I don’t like joining groups.
The reason appears straightforward. The groups and organizations that I would like to join are generally related to skills that I’ve practiced for years. But I’m only twenty-four, with a single degree and just a few lines on my resume. I usually don’t receive the level of respect, and the concomitant autonomy, that I need. I’m faced with the choice of remaining in the group, limited by my junior station, or leaving—free to sprint unshackled to the very limits of my intelligence and tenacity.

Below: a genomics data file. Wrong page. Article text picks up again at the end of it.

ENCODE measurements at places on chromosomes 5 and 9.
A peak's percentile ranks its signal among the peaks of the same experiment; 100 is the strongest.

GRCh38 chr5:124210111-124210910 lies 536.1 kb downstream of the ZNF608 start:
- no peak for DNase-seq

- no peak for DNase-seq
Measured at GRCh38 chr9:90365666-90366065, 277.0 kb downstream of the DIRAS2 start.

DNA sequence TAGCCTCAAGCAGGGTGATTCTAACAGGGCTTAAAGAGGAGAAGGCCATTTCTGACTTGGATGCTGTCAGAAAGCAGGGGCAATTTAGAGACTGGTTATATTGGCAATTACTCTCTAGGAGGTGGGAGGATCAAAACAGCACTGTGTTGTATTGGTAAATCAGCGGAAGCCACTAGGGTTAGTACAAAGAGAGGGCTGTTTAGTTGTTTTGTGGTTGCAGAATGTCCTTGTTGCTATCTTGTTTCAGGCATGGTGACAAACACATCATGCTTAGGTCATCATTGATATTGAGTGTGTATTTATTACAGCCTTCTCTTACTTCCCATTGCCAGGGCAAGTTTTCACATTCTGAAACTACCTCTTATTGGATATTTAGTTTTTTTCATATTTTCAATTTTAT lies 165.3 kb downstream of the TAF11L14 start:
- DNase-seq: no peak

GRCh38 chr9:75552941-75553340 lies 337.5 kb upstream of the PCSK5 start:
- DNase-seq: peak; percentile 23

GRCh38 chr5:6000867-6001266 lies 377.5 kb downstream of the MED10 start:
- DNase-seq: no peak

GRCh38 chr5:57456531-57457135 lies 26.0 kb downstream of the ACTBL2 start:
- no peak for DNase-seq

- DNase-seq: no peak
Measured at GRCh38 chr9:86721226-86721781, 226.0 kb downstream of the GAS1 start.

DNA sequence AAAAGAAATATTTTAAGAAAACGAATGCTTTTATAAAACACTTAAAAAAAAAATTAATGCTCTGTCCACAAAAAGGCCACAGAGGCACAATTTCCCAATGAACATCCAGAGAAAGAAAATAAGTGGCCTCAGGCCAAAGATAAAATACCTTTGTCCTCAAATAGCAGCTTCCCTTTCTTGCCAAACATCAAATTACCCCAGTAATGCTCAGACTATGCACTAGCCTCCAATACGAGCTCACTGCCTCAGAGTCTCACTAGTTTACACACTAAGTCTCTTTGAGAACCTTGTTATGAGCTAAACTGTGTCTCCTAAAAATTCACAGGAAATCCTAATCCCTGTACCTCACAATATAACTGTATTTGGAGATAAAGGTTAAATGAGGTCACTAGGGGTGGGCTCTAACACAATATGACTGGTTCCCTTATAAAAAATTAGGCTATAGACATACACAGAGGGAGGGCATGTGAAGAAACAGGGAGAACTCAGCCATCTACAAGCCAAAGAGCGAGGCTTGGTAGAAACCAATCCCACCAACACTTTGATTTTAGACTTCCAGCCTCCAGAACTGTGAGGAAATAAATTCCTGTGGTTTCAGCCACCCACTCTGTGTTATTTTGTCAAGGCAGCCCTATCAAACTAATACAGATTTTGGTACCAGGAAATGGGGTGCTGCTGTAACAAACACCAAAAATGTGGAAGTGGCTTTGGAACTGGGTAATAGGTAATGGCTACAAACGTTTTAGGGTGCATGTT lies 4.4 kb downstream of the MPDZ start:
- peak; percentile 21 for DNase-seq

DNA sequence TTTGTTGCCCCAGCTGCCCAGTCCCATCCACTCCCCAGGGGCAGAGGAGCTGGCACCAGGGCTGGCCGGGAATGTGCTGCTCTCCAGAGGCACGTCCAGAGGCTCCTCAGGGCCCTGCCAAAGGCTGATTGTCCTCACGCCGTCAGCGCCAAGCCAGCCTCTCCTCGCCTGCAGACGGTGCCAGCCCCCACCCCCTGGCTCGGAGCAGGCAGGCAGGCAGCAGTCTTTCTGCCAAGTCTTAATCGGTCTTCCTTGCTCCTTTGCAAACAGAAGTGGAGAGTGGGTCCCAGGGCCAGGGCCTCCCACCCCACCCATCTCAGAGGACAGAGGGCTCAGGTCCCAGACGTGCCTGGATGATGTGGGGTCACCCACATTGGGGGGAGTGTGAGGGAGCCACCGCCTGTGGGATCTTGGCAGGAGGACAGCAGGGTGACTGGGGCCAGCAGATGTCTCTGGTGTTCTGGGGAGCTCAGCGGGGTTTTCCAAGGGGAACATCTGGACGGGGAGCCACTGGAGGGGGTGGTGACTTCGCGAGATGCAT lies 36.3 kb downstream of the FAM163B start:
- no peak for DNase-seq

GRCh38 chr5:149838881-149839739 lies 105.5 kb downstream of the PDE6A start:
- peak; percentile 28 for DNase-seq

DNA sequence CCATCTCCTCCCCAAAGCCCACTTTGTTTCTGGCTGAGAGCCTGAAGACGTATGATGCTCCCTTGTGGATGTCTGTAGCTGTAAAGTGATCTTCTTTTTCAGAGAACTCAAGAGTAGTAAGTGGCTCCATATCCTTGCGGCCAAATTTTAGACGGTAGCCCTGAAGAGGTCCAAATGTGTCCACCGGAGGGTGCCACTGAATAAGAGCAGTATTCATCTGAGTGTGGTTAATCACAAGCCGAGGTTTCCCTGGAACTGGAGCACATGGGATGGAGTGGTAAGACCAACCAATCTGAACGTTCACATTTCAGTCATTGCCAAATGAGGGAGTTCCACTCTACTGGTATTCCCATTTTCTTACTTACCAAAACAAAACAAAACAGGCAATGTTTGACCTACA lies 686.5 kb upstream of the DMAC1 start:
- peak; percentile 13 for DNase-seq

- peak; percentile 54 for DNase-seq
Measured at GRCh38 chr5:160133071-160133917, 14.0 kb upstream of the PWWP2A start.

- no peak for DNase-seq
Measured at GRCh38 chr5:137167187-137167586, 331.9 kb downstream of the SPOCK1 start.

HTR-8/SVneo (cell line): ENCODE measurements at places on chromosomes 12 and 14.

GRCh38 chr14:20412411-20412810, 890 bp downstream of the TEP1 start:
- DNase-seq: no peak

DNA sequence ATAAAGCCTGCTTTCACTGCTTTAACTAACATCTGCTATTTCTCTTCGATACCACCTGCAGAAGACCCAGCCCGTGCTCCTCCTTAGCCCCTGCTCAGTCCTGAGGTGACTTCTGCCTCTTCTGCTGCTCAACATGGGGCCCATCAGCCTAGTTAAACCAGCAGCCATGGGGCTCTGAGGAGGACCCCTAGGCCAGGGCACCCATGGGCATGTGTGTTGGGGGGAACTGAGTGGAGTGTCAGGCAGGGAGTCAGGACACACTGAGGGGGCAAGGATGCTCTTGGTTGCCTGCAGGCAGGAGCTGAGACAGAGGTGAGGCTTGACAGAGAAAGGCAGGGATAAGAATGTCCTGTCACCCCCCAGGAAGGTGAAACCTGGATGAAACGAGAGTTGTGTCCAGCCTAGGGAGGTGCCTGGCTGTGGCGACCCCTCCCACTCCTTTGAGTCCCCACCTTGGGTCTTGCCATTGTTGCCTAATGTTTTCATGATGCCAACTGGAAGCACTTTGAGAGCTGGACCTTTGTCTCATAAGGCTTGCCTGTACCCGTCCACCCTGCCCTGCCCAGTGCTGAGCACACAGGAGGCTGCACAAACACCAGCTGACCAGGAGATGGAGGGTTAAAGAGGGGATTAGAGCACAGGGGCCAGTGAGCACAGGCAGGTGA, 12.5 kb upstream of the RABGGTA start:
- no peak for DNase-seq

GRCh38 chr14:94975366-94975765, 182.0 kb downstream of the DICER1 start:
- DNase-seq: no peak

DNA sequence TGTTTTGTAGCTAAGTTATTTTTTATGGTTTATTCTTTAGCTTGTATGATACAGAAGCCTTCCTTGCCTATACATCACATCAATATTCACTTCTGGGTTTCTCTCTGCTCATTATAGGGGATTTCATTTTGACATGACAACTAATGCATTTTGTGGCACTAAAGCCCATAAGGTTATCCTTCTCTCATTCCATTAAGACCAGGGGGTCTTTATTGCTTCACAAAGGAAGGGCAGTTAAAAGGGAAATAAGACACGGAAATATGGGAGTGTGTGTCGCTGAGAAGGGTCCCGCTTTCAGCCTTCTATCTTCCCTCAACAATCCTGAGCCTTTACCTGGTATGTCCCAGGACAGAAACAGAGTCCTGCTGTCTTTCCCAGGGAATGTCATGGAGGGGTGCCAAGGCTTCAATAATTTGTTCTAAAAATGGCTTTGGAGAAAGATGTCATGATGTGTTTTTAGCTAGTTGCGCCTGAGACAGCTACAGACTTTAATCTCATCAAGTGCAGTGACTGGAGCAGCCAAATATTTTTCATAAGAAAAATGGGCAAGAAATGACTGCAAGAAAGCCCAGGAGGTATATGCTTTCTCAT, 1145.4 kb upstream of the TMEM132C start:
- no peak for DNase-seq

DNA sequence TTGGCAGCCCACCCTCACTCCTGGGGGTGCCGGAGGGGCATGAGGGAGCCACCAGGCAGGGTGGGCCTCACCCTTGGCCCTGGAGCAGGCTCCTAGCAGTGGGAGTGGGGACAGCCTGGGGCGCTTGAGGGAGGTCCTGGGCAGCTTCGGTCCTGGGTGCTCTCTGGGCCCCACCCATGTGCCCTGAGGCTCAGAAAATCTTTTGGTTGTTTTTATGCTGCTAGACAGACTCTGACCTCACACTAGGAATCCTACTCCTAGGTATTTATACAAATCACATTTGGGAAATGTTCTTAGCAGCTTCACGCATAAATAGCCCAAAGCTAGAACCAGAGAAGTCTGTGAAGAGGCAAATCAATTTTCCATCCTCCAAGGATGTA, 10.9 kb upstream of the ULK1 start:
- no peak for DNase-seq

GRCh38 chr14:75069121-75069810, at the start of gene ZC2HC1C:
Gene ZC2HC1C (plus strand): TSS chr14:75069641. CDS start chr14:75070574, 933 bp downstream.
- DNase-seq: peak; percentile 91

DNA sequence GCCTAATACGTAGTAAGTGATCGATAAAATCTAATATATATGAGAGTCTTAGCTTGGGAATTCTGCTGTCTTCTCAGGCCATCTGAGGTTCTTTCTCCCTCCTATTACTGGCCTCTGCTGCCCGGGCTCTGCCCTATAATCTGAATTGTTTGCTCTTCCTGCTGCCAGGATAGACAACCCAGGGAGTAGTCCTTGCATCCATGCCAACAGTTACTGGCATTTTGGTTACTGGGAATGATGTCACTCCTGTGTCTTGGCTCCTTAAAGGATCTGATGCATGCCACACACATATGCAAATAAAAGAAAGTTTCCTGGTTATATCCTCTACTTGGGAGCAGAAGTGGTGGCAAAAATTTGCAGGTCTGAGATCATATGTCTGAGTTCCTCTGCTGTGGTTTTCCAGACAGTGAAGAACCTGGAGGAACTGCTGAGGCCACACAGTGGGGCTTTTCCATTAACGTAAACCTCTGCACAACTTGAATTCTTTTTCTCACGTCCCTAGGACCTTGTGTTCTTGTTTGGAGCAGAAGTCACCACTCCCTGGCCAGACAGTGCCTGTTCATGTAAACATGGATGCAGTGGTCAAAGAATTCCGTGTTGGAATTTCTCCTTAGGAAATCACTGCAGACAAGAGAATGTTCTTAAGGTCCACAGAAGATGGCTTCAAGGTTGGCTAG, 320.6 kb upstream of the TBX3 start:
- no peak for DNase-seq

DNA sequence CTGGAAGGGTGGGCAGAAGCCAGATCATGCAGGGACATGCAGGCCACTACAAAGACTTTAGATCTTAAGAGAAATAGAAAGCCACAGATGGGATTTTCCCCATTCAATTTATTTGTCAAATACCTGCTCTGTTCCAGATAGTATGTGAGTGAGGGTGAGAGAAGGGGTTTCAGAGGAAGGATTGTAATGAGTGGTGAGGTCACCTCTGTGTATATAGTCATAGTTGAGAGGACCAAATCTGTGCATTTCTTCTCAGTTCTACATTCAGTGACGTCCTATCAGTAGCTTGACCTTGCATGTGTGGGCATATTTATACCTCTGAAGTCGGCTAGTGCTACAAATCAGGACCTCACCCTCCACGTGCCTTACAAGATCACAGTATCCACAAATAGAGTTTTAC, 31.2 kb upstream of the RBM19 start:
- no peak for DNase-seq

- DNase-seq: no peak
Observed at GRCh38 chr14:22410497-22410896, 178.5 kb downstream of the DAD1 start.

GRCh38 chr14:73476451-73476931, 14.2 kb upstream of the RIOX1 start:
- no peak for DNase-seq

It’s never a difficult choice.
Each iteration of this cycle—join, frustation, quit, freedom—I end up growing in unexpected directions. I end up with weird stories and incredible skills and unusual ideas about the nature of reality. But most importantly, I end up alone, unable to relate to nearly anyone I meet, my mind the haphazard patchwork of a hundred different people.
I can tell you the sequences of elements that illuminate the afternoon sky. I can tell you about the ancient lineage of the proud cypress trees that dapple the shadows on our bare arms. I can tell you about the things we were before there were people and the reason you have two beautiful eyes and the molecular symphonies of thought and belief and love. But it frustrates me endlessly that I don’t know how to tell you what I am. My jigsaw puzzle doesn’t seem to form an image.